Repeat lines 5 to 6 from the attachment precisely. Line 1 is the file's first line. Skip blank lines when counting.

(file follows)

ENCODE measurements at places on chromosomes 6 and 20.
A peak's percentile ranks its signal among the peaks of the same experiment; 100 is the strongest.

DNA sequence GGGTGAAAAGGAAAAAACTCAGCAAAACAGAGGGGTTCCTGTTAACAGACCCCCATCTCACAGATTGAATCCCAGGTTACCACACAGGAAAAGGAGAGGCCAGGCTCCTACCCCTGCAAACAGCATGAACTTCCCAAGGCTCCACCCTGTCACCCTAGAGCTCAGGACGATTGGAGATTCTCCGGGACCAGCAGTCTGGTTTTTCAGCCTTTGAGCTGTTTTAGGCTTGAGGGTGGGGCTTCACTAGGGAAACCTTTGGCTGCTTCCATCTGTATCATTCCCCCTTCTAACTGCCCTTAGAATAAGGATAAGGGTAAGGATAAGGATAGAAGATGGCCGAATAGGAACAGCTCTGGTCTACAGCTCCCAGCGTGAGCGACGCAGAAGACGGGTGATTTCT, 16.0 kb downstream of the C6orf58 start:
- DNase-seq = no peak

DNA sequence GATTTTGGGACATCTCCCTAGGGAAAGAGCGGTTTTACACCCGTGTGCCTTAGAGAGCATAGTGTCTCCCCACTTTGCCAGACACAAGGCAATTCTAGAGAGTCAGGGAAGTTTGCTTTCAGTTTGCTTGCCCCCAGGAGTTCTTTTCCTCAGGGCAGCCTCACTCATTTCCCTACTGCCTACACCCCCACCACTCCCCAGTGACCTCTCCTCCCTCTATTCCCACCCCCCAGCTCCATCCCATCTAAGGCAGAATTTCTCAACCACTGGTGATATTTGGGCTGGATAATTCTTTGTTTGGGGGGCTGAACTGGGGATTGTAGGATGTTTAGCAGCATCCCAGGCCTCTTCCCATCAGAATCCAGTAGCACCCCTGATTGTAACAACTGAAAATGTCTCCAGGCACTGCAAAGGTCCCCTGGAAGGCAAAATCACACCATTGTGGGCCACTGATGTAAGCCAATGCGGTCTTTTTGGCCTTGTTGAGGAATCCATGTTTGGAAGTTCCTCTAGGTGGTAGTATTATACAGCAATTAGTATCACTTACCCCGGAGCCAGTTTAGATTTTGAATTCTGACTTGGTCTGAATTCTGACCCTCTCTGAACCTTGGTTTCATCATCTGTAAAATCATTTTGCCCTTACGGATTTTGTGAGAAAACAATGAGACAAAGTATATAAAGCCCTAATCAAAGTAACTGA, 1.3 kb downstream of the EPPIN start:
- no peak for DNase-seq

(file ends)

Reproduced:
DNA sequence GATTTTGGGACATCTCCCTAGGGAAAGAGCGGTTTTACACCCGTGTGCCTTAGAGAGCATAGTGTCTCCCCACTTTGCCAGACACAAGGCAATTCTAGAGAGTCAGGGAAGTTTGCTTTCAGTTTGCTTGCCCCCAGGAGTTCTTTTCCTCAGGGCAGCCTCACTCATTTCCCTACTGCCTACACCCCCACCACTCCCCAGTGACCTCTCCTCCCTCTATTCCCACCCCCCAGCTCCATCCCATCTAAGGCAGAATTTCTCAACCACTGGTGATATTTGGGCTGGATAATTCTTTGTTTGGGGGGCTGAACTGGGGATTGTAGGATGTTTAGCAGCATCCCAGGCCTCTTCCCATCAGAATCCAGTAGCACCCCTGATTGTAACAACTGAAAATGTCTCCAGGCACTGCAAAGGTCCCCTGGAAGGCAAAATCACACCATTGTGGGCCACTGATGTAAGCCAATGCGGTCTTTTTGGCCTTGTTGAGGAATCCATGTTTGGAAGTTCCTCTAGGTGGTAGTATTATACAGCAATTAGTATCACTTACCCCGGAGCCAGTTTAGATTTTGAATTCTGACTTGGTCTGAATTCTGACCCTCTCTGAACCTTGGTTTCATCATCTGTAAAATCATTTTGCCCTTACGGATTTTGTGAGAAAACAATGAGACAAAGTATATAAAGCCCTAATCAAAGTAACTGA, 1.3 kb downstream of the EPPIN start:
- no peak for DNase-seq